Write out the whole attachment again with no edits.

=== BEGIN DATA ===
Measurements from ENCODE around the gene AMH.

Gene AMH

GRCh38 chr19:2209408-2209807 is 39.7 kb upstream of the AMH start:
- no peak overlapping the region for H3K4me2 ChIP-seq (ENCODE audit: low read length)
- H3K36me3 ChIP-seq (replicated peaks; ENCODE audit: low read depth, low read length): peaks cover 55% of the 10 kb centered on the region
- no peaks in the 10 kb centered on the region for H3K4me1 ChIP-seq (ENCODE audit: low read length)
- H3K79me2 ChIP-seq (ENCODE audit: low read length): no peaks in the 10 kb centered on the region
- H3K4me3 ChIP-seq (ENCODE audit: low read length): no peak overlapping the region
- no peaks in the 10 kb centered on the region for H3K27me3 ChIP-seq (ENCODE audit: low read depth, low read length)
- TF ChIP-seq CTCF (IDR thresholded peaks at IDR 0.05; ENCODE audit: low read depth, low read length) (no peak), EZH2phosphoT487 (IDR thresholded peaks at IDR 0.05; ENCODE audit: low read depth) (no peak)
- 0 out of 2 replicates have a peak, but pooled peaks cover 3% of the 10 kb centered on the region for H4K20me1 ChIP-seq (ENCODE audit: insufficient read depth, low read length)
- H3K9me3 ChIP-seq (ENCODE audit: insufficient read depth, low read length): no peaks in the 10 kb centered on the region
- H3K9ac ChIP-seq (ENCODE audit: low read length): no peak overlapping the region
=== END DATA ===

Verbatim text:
Measurements from ENCODE around the gene AMH.

Gene AMH

GRCh38 chr19:2209408-2209807 is 39.7 kb upstream of the AMH start:
- no peak overlapping the region for H3K4me2 ChIP-seq (ENCODE audit: low read length)
- H3K36me3 ChIP-seq (replicated peaks; ENCODE audit: low read depth, low read length): peaks cover 55% of the 10 kb centered on the region
- no peaks in the 10 kb centered on the region for H3K4me1 ChIP-seq (ENCODE audit: low read length)
- H3K79me2 ChIP-seq (ENCODE audit: low read length): no peaks in the 10 kb centered on the region
- H3K4me3 ChIP-seq (ENCODE audit: low read length): no peak overlapping the region
- no peaks in the 10 kb centered on the region for H3K27me3 ChIP-seq (ENCODE audit: low read depth, low read length)
- TF ChIP-seq CTCF (IDR thresholded peaks at IDR 0.05; ENCODE audit: low read depth, low read length) (no peak), EZH2phosphoT487 (IDR thresholded peaks at IDR 0.05; ENCODE audit: low read depth) (no peak)
- 0 out of 2 replicates have a peak, but pooled peaks cover 3% of the 10 kb centered on the region for H4K20me1 ChIP-seq (ENCODE audit: insufficient read depth, low read length)
- H3K9me3 ChIP-seq (ENCODE audit: insufficient read depth, low read length): no peaks in the 10 kb centered on the region
- H3K9ac ChIP-seq (ENCODE audit: low read length): no peak overlapping the region